A year ago, the project, founded by Darren Gerbrandt, was small. Claude and her partner would spend Saturdays putting together 15 baskets in their tiny living room, and volunteer drivers would deliver them. Claude is proud to say “that the drivers are the same as the very beginning.” Amidst the pandemic, the project gained momentum. Soon, “more people got involved, and… started to fill the fridge on their own initiative.” Many who use the service also lend a helping hand.
Now the baskets feed over 100 people a week and include more than one meal per person. Whereas the fridge is stocked by individuals, the baskets rely on partnerships with local merchants, such as Super Marché Avril. The project does collect money for the baskets, mainly to buy milk, eggs and cheese. However, it’s very little because they “also want to reduce food waste.” Instead, they collect excess food from merchants, using it to create baskets of fresh food and volunteer-cooked meals so they “can give a break to single parents.”
The pandemic has led to an increase in food insecurity across Canada, with one in seven struggling to put food on the table. It’s amidst this that the Feed the Hen project exploded in terms of size and impact. In a recent essay in CBC Montreal, Nilufar Al-Shourbaji asked if over 58% of food in Canada is either lost or wasted, why are people going hungry? As Nilufar put it, “We can anonymously drop unused shoes or clothes into neighborhood bins, and then they are given to someone who wants them. Why can’t we do that with food? Let’s invest in shelves, or a fridge or anything to keep perfectly good food out of the garbage and in someone’s stomach.”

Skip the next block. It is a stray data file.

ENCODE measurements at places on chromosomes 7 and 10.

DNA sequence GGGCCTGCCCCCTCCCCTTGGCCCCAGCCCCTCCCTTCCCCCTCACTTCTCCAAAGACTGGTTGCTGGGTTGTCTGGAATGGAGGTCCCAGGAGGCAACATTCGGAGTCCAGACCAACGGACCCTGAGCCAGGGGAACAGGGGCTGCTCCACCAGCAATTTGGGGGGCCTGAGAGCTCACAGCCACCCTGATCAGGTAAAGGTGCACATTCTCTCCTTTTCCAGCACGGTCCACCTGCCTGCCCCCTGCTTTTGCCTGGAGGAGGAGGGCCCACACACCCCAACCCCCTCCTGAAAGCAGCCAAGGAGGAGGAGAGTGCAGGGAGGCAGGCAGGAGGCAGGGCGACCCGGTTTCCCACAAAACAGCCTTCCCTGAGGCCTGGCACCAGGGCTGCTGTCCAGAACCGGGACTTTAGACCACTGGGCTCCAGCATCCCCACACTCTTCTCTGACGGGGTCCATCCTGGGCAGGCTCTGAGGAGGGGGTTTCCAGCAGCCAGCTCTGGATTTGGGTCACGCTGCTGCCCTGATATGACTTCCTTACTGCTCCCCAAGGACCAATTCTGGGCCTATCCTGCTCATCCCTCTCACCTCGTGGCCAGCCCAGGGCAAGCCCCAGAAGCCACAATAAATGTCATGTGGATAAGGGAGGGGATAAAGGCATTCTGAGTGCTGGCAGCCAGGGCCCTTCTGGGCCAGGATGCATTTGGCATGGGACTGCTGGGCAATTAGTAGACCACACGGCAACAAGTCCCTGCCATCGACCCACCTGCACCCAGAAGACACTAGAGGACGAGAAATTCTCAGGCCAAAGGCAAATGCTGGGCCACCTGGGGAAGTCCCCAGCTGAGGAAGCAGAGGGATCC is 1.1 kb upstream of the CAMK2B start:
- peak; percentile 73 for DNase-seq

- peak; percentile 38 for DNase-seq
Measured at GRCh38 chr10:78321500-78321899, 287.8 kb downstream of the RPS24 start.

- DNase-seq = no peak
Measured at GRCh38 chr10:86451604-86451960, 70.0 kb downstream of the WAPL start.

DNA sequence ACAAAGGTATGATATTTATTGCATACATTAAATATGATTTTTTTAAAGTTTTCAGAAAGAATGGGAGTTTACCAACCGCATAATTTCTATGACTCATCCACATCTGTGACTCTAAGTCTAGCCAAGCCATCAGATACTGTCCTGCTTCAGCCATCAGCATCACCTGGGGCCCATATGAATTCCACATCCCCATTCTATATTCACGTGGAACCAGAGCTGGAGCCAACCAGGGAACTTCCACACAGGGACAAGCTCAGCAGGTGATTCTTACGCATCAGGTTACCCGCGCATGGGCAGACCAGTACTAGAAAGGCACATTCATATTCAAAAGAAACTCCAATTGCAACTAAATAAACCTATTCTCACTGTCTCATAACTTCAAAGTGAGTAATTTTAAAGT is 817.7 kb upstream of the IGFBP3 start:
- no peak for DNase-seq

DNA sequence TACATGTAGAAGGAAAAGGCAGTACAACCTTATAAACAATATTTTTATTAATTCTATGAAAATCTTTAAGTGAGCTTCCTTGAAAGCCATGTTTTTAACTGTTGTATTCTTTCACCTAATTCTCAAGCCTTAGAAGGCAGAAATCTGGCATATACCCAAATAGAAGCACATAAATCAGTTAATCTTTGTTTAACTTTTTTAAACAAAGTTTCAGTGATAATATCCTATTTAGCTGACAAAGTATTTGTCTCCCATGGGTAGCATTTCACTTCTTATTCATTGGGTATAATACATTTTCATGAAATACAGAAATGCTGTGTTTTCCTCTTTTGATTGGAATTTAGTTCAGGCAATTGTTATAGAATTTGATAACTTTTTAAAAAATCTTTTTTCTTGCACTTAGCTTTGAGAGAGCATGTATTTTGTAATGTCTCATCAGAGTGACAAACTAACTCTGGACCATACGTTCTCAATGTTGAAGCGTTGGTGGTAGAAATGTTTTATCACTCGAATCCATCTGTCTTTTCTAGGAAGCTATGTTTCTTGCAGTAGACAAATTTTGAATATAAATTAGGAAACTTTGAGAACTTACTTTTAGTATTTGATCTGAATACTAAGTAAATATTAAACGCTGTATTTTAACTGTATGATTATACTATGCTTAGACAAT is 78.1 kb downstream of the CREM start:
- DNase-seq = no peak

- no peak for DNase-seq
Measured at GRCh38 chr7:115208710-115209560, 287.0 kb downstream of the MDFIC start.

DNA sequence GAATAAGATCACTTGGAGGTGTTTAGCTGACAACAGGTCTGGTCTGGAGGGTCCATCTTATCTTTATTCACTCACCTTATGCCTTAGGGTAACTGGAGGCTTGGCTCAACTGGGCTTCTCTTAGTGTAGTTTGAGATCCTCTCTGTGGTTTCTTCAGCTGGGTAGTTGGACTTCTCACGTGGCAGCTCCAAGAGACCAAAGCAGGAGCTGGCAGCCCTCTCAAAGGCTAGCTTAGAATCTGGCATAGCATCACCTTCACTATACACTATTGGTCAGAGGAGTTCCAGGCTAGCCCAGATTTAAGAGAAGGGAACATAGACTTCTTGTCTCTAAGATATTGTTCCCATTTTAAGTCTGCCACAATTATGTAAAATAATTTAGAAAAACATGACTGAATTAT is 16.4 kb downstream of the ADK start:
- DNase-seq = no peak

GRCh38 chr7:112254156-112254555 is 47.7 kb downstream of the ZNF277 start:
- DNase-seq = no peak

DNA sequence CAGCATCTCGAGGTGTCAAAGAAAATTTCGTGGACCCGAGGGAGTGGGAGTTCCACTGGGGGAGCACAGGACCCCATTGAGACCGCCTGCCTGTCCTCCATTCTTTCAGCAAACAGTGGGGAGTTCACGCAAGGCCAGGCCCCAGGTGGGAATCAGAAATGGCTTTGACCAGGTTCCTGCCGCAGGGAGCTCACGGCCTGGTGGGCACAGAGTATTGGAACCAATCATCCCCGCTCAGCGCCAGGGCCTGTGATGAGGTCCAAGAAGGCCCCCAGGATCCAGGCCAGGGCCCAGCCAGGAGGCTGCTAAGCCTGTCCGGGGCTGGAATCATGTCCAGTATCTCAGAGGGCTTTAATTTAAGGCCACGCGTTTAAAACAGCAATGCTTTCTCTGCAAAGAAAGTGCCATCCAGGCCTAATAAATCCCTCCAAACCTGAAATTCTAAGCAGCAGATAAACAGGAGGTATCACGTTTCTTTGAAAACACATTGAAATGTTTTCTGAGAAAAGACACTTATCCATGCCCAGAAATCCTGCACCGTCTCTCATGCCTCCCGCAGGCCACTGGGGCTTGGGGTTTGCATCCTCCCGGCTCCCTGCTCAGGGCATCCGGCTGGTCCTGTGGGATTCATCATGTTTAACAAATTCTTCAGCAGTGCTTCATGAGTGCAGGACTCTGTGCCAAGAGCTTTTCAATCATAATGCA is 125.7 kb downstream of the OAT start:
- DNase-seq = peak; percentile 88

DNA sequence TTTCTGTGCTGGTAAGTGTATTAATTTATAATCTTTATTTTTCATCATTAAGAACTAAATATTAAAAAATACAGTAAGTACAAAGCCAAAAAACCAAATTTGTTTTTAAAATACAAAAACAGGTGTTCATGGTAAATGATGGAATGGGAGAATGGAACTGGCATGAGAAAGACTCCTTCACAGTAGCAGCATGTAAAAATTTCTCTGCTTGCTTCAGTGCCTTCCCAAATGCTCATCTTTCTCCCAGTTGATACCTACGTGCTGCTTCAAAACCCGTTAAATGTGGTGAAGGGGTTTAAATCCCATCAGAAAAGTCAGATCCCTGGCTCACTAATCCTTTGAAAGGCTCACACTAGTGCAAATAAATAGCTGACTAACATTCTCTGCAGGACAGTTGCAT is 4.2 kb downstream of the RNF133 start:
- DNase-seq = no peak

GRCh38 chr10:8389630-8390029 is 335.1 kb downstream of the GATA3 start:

Well, this is precisely what is taking place with the Feed the Hen project in St. Henri, and it could be replicated elsewhere. The key to its success, says Claude, is “that the community is rallying together and (using) word of mouth…. We seem to cast a long shadow; there are over a thousand members on our Facebook group.” However, there are challenges, the project’s flexibility is due in part to its (lack of) status; Feed the Hen/Nourrir Henri is not a registered charity. This complicates getting donors, as they can’t emit tax receipts.
Furthermore, their growth is limited; while Claude would like to expand the basket program, she is constrained by space. To grow, they need “a space large enough to work safely, ideally with a kitchen, or at least running water.” Despite these hurdles, they make do, finding inventive ways to operate that rely more on the community’s altruism rather than tax incentives.
While the pandemic has increased the need for the project’s services, it may have also increased involvement. With the lockdown severing many of our usual means of connection, new ways of fostering community and connection are sought out.
As Claude puts it, “this project is about food, that’s the facade, but when you give food, you give love. We know each of our families. If they’re going through a hard time, we try to help. And if you don’t have to spend every single dollar on food, you can pay your bills, buy winter boots for your kids, or even, once in a blue moon, buy a luxury coffee and just watch people that go by.”